Former Hoosier, ’79 Mr. Basketball Bouchie dead at 59

Report from the Evansville Courier and Press:

Steve Bouchie, who won Indiana’s Mr. Basketball award at Washington High School in 1979 before joining Indiana University for its national title run in 1981, died Sunday afternoon in Evansville.

He was 59.

Bouchie suffered a heart attack over the Fourth of July weekend and was brought to Asencion St. Vincent for treatment.

He was enshrined in the Indiana Basketball Hall of Fame in 2009, honored for his stellar career.

In 1979, Bouchie became the first of four Indiana Mr. Basketballs from Washington, later to be followed by the Zeller brothers — Luke, Tyler and Cody — in bringing hoops fame to the Daviess County city. The Washington Times Herald noted that in his senior season, Bouchie averaged 27 points and 15 rebounds per game, and was named a Parade Magazine All-American.

Bouchie helped lead the Hoosiers to three Big Ten Conference titles (1980, 1981 and 1983) and was drafted by the NBA’s Detroit Pistons in 1983. He played professionally in Italy until a hand injury ended his career and sent him to a post-play life in agriculture.

Bouchie’s late son Bryan was a starting forward for Washington’s 2005 Class 3A state championship team, a 2007 Indiana All-Star, and later a member of the University of Evansville basketball team. He passed away in 2018.


  1. I just hate to read stories like this one. So sad to learn of this man’s passing and the previous loss of his son. Both were far too young.

    I don’t know anything about Bouchie’s life or health, but this type of tragic cardiac event is preventable. And you don’t need to spend a fortune to discover your level of risk for a serious cardiac event. You can get a Calcium Scoring CT exam for a reasonable cost (usually less than $100). It’s fast and non-invasive. That test, along with other data collected by your doctor, can determine your level of risk of experiencing a cardiac event and whether or not you need additional tests. If you have a history of heart disease in your family, high cholesterol and/or high BP, or are in an extremely high-stress job or personal life, get checked out. Often times, the first sign of serious cardiovascular disease is a heart attack.

    We need to take care of ourselves for all those who love and depend on us.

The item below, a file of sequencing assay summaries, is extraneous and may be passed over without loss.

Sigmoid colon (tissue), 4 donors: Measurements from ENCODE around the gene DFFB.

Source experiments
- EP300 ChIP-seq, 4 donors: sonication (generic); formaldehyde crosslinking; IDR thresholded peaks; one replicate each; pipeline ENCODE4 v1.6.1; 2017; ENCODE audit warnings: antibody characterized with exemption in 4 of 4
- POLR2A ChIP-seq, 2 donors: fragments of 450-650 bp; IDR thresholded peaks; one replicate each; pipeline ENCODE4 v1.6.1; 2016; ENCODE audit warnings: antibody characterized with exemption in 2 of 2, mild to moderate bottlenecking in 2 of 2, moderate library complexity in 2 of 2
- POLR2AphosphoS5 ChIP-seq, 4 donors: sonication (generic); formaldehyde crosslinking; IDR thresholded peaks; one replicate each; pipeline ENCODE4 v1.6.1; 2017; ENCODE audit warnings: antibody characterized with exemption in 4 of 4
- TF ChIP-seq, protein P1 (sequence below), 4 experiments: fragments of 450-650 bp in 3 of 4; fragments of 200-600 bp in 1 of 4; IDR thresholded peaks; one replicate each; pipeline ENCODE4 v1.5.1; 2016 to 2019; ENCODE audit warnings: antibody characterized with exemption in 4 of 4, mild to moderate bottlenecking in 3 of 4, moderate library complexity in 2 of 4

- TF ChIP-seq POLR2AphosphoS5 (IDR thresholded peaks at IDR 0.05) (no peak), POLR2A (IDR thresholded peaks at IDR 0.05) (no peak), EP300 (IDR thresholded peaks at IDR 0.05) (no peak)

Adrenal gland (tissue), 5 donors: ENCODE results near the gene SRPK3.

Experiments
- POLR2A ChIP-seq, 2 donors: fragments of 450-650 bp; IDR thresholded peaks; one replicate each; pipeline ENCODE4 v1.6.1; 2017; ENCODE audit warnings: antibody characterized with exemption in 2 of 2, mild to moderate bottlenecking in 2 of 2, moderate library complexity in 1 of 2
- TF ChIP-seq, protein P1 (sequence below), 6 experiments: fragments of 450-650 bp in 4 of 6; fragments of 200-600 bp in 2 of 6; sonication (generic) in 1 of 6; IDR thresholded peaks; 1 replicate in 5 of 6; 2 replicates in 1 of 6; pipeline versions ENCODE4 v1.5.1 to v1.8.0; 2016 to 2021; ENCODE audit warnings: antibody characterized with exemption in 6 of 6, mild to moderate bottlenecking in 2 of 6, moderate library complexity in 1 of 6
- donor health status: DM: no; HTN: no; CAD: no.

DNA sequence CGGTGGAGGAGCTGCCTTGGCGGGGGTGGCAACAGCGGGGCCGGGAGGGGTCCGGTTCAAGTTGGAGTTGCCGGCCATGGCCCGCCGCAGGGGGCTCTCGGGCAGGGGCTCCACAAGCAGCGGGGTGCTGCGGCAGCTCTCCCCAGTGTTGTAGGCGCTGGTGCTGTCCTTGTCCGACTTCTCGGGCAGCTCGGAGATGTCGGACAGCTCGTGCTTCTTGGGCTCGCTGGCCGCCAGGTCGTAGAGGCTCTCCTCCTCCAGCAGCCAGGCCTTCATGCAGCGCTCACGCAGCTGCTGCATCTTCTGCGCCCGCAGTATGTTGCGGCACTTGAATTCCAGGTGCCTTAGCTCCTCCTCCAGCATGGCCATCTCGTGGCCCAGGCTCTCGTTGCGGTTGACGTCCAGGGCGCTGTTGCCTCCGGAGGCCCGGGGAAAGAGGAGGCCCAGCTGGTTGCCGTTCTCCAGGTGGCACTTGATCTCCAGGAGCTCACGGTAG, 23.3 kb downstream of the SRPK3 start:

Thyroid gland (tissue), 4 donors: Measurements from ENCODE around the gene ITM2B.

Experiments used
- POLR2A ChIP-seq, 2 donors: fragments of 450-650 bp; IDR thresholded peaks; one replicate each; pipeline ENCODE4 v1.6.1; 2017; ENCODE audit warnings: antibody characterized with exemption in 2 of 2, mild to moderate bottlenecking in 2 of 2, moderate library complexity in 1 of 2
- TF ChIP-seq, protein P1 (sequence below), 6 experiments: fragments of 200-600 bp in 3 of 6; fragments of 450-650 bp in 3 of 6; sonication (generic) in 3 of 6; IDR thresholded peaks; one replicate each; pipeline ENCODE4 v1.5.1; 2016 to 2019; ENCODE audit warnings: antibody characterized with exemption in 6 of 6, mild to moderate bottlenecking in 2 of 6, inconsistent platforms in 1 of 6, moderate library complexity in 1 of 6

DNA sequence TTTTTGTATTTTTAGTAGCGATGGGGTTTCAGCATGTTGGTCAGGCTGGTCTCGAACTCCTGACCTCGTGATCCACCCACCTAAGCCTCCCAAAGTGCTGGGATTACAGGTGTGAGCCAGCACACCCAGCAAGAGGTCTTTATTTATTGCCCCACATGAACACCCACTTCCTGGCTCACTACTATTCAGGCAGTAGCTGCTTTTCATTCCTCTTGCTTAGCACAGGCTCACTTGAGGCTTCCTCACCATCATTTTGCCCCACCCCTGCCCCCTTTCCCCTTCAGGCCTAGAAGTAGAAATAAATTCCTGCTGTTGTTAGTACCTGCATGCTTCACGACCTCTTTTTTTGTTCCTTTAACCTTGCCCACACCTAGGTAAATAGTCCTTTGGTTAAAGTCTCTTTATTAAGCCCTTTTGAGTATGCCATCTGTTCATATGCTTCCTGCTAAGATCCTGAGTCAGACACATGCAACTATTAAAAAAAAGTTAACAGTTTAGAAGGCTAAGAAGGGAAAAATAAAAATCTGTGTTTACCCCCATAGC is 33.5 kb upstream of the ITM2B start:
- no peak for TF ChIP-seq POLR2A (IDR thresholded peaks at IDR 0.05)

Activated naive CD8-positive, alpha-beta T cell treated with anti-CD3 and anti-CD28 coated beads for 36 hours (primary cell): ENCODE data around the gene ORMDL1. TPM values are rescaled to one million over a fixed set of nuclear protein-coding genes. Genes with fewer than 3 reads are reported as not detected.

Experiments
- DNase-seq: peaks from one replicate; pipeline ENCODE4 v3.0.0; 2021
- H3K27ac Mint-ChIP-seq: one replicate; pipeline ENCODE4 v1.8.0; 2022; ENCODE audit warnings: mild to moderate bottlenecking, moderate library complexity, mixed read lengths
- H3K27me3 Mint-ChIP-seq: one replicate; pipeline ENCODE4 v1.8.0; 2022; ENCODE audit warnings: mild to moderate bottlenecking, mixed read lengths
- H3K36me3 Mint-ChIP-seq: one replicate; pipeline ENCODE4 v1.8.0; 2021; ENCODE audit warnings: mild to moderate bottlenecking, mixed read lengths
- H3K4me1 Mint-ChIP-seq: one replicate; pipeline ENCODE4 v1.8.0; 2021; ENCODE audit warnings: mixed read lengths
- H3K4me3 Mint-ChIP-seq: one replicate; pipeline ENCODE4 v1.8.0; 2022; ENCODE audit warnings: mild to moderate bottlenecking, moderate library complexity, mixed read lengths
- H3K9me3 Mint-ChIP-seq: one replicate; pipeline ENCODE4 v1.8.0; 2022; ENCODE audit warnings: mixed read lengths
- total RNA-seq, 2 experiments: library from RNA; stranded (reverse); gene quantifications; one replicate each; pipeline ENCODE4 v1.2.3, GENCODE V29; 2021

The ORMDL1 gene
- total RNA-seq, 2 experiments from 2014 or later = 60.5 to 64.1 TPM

2. It’s a tough family situation in the son and then, father passing. As I am getting old I do recall the well known successful Mr. Basketball Indiana basketball name
    Yes, from time to time these kinds of story lines continue and will continue in the future. I have noticed several in my lifetime. I know that diagnosis, testing, and early intervention equals medical success in n a person’s life. During my life time I witnessed healing and even miracles of healing and living good quality of life. However, the ratio of testing, diagnosis, and intervention also can equal a downside medical unsuccess in a person’s life. It does happen quite a bit. Sometimes, lots of testing and diagnosis without effective treatment equals very limited quality extension of life. Sometimes, what I call downtime (surgery recovery and set backs) and suffering after testing, diagnosis, and treatment or intervention. So I guess there is a happy medium somewhere on a continuum of a life cycle that gets into personal decisions (that may include family). Sometimes (which most people probably want) the goal is to live healthy and active (til old age…but if one lives to be 60 then that person wants to live to 70, 70 to 80, 80 to 90, 90 to 100, 100 to 110 and on an on) and then drop dead or die in one’s sleep. Then, there is quality of life issues in nursing homes and other institutions. For example, I think if you ask a currently healthy good quality of life person if he or she wants to go live in a nursing home the answer would be NO. Then, things eventually happen and then that person wonders how did they ever get in that situation until that person’s life is over. If things were simple. Almost all humans probably want to live to an old age. However, is immediate death without suffering vs extended or even long suffering including what I call downtime from medical issues, surgeries etc that takes a slow toll on one’s life and family… which way? The issue of age and why does life have to end at a young, younger, middle age, not that old way? Rather, if life being on a beautifully drawn out charted map into old age (as defined what that may be). It might look better but when that time came it would be tough just the same.

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